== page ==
This post is Part 4 of a 5-part series written by photographer and creative consultant Amelia Bartlett, about how she uses her Ink+Volt Planner.
I consider brainstorming to be my favorite sport. It requires vigorous exploration and concise communication; it demands the quelling of the internal “no” and throws back the veil to reveal any number of scary parts of myself, which tend to be where my best ideas live.
To write freely, especially for me, is just as scary as speaking freely. Typically because there’s a rawness to my writing that if someone were to read it, I might as well vanish into a dot of humiliation.
So brainstorming is hard to do, especially when it involves putting pen to paper.
Dramatics aside, though, brainstorming is the perfect place to start when you’re on the hunt for an idea, a solution, or a source of inspiration, so it is worth doing if you really want to accomplish amazing things.
Using your Weekly Inspiration pages for brainstorming
Each week in your Ink+Volt Planner, there’s a full blank page for your free-writing called your Weekly Inspiration. These prompts are there to inspire you to think outside your patterns, to look beyond your plans, and see what else is there.
For me, brainstorming is like my free period in my planner. It’s the place I go to take the bumpers off my point-of-view and ride bareback through the valley of inspiration. That’s why I like to use these pages for brainstorming; whether or not I use the prompt, it is free and open space where I can explore a new idea.
It wasn’t always like that for me, and sometimes it still isn’t. Below is the biggest detractor which hinders my ability and drive to brainstorm. You may recognize them from your own experience:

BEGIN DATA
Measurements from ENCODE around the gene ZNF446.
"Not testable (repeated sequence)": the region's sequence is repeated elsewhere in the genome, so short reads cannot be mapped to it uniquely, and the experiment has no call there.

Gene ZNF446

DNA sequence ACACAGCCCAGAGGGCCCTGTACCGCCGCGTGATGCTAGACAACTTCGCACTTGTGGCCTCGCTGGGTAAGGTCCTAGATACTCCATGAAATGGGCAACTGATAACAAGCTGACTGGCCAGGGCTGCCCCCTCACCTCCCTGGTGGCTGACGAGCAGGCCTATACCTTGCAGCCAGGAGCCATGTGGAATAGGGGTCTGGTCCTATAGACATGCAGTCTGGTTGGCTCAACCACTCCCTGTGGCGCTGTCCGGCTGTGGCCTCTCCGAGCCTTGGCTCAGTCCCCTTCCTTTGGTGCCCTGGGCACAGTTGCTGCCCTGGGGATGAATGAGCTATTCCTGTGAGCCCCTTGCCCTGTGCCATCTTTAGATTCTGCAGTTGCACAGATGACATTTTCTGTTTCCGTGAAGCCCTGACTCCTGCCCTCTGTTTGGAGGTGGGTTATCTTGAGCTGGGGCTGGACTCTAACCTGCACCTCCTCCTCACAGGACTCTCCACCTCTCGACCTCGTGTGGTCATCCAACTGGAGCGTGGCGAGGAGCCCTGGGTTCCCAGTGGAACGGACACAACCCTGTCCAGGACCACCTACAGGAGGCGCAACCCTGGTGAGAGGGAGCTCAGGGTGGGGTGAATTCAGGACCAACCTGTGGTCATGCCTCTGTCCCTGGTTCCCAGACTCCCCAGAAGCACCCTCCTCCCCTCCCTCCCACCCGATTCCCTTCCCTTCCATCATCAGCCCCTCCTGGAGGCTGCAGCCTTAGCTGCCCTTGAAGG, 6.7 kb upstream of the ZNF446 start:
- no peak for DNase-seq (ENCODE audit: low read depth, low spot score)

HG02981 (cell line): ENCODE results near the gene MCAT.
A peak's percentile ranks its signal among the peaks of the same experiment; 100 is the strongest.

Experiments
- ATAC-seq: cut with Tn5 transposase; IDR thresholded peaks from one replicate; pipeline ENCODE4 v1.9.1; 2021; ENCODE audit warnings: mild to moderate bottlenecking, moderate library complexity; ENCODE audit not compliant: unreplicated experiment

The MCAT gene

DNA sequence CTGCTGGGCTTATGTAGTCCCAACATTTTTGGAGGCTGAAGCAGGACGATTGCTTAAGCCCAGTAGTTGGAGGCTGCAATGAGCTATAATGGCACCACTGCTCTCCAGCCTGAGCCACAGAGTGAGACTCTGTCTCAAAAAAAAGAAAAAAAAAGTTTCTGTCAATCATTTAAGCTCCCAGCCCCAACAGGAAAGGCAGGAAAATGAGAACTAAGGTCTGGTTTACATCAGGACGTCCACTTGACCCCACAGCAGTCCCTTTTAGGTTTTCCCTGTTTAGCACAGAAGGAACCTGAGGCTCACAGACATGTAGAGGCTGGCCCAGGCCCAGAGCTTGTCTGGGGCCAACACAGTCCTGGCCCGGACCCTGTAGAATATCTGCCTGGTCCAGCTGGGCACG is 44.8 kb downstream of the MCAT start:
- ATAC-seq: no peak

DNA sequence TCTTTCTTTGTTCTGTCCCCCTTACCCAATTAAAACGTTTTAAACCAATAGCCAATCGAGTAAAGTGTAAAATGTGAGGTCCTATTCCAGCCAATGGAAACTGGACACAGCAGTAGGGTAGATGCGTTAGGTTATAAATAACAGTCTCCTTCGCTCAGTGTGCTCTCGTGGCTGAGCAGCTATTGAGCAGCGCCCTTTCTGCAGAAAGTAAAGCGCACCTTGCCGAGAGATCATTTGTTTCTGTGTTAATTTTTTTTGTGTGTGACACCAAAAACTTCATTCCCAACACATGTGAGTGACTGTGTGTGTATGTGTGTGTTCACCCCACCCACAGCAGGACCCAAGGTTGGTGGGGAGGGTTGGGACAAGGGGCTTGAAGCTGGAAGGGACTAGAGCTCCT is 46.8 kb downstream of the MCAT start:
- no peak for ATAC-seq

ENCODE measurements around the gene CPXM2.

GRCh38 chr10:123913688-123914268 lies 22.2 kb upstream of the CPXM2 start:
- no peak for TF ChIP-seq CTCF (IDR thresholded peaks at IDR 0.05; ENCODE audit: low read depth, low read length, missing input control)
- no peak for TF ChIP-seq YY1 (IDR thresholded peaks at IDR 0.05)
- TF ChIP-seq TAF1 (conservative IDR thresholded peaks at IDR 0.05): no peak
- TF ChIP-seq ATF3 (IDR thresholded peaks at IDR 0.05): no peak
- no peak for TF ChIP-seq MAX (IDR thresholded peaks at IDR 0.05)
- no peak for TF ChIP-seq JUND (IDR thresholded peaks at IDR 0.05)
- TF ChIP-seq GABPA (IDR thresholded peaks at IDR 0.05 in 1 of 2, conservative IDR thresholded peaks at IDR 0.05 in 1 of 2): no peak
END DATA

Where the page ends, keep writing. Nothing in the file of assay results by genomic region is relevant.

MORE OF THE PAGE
Whether it’s someone else’s voice or yours, hearing that you’re dreaming too big, that you won’t be able to accomplish what you want, or that something is (gasp) impossible can kill anyone’s creativity and make you want to hide in a hole, rather than dream about what is possible.
We know that these voices mean well. They want to protect us from getting let down, wasting our time and resources, or the worst: getting hurt. Of course, they may also be envious, afraid, or confused, but brainstorming isn’t about them. It’s bigger than that. It’s about what you’re committed to creating.
The Rules of Brainstorming
1. Defer judgment
Hemingway said it best: “Write drunk, edit sober”. No, I’m not saying you should brainstorm under the influence of a substance. I’m saying that writing and editing are separate processes and should be treated as such. Whether you’re brainstorming alone in your planner or working in a group, defer judgment of all ideas that come to the table. There are no bad ideas in brainstorming, as they say. No ifs, ands, or buts.
2. Wild, exaggerated, and out-of-this-world ideas are encouraged